Monday, April 9, 2012

Dark Empire (1995) & Dark Empire II (1995)

     If there is a lesson to be learned from good fantasy or science fiction properties, it is to get the story told in a timely manner and then get the hell out.  Loitering around, manufacturing what amounts to more of the same is both frustrating and disappointing.  Yes, the first Star Wars (1977) film begged for more exploration of its universe and deeper story, but what was has been churned out instead have been attempts to advance the story in not very exciting or interesting ways.
     In Star Wars: Dark Empire (1995), set some amount of years – and a few novels – after the events of Return of the Jedi (1983), the familiar characters come back and revisit places they have been before.  And by characters coming back, I mean from the dead.  Or supposedly dead.  But sometimes from the verified dead, and then from the verified dead again.  Even worse, the idea is put forward that the Dark Side is something that can be portioned out and assigned to certain loyal Imperial troopers.  That may have made sense to me when I was five – around the time The Empire Strikes Back (1981) came out – but it is just downright offensive to me in my supposed adulthood.
    Maybe I can get used to the same characters being brought back to essentially do the same thing – Han to fly the Falcon around and act all roguish, Luke to be all solemn and Jedi-y, Leia relegated to being a plot device or a way to wedge exposition into the story, Lando to fail at doing good things, etc. – but I am not going to be happy with it.  If it is enough to cause me to walk away from ElfQuest (1978-2006, I guess) and not follow the continuing adventures of Farscape (1999-2003), it is certainly enough to make me disinterested in the Star Wars graphic novels.
     I guess I would have been more involved in the story – most of which I knew because the people with whom I played the Star Wars RPG (we played the 1992/1996 Second Edition of the West End Games version) were kind enough to boil it down to its bare bones and keep me in the loop.  If Eric Wright could explain the two Dark Empire graphic novels I read in less than a paragraph, with maybe a supplemental paragraph to explain the return of everyone's favorite bad guy, then I have to wonder why it took over 300 pages for the Dark Horse comic series to do the same.  But thanks to Eric Wright and Dave Jendrusiak for keeping me up to date so that even the preceding events were not strange.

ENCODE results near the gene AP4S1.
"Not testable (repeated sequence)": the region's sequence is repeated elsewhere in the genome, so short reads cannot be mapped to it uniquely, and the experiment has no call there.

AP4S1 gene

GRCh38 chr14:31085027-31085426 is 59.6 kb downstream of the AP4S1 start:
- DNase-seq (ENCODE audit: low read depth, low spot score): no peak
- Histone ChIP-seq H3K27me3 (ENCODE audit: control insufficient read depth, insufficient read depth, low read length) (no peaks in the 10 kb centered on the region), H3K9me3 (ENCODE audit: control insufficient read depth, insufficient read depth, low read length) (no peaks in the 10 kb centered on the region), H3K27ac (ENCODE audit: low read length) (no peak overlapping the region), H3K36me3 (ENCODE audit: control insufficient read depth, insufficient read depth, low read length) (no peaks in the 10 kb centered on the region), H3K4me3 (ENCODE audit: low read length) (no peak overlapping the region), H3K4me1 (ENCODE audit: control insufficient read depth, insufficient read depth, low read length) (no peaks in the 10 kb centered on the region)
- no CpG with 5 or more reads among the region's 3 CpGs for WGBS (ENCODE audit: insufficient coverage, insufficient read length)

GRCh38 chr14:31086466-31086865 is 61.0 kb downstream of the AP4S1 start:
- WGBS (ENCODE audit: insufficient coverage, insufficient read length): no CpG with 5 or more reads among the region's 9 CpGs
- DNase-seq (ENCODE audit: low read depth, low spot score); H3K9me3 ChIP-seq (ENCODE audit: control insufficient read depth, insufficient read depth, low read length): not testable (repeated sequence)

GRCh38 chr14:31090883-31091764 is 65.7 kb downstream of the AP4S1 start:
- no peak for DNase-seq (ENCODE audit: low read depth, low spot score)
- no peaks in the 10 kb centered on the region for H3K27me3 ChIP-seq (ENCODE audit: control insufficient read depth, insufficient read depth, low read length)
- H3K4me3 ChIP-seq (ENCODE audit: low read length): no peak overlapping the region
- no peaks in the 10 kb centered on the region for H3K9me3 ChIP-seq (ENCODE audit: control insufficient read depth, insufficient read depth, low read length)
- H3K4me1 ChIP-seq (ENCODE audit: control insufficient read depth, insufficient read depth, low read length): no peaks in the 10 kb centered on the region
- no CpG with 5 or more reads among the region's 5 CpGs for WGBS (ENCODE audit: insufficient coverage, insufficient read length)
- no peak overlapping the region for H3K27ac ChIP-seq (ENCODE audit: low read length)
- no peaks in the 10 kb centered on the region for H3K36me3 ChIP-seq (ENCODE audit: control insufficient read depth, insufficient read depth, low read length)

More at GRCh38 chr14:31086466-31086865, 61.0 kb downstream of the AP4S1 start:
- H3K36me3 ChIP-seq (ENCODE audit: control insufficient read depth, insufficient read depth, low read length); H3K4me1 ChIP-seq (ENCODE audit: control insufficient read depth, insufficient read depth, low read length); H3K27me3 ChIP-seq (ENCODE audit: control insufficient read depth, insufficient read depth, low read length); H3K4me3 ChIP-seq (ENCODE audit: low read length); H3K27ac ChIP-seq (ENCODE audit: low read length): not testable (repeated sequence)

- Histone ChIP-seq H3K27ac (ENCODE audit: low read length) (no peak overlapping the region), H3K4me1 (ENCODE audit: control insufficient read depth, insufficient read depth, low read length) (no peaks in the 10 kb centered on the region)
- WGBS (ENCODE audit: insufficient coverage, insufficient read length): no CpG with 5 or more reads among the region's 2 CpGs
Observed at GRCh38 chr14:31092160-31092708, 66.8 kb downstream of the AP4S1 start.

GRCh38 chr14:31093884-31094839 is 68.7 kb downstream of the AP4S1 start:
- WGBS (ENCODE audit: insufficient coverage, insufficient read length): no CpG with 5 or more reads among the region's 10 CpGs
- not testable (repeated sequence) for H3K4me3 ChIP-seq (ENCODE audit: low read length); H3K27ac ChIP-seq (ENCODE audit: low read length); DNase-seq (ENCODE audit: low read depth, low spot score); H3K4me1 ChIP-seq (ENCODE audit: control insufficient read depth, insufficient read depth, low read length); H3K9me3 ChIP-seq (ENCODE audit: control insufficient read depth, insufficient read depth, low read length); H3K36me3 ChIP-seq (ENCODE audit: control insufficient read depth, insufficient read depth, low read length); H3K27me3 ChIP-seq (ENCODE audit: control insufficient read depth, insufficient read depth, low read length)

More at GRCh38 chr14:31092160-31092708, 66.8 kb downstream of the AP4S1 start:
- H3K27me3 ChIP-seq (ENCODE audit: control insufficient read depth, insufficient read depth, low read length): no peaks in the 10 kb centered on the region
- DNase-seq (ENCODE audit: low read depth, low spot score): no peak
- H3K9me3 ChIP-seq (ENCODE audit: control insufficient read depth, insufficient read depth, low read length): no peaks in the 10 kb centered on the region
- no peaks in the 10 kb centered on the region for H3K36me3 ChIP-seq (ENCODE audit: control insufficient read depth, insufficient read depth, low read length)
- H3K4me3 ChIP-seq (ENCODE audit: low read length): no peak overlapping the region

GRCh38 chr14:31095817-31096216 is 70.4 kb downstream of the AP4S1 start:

The other detrimental aspect – one I could not get past – was the style of the artwork.  It bore a striking similarity to the small sample of Jim Steranko's work from the 1970s with which I am familiar, with constant odd coloration (but lacking the ability to imply fluidity in the stills) and attempted grittiness.  Not only did it not look like Star Wars, it didn't feel like it either.  Instead, the reader is reminded it is because there are characters and places from the novels.  See?  They are being consistent to the not quite canon of the expanded story, so it must be Star Wars, right?
     Luke goes to the Dark Side.  Luke comes back from the Dark Side.  Luke finds a stash of old lightsabers and potential Jedi Knights.  Jedi Knights are needed to keep order in a New Republic, I guess, because by themselves people kind of suck and will resort to evil.  Having seen how Lucas envisioned the Jedi Knights in the prequel trilogy, I wouldn't want them to act as guardians of order in my Republic.  Leia and Han run around.  Leia is pregnant.  Vacuum-cleaner/assembly plant ships replace the threat of the Death Star – if you've seen The Chronicles of Riddick (2004), you have an idea of what is at play – until they are defeated.  Then a cross between a Nova Cannon from GW's Battlefleet Gothic and the Genesis Device from Star Trek II: The Wrath of Khan (1982) replaces that as a threat.  The rebels lose a primary base but all of the leaders survive (I guess because they are needed in subsequent novels).  All the while, I was bored.
     I have read more graphic novels this year (the year stretching from August '11 to July '12, because that is how the Reading Project ended up being slated) than at any other time in my life.  They just are not speaking to me like they used to.  They seem to show the deficiencies in telling a story through stationary pictures and sparse words, but I have seen it work in the past so I have faith that I can find something I truly enjoy at some point in the future.  I would not recommend the Star Wars: Dark Empirei graphic novels to any but the most devout Star Wars fans, largely because I think that they play out like ill-conceived comic book stories.  Star Wars was always more measured than that.

No comments:

Post a Comment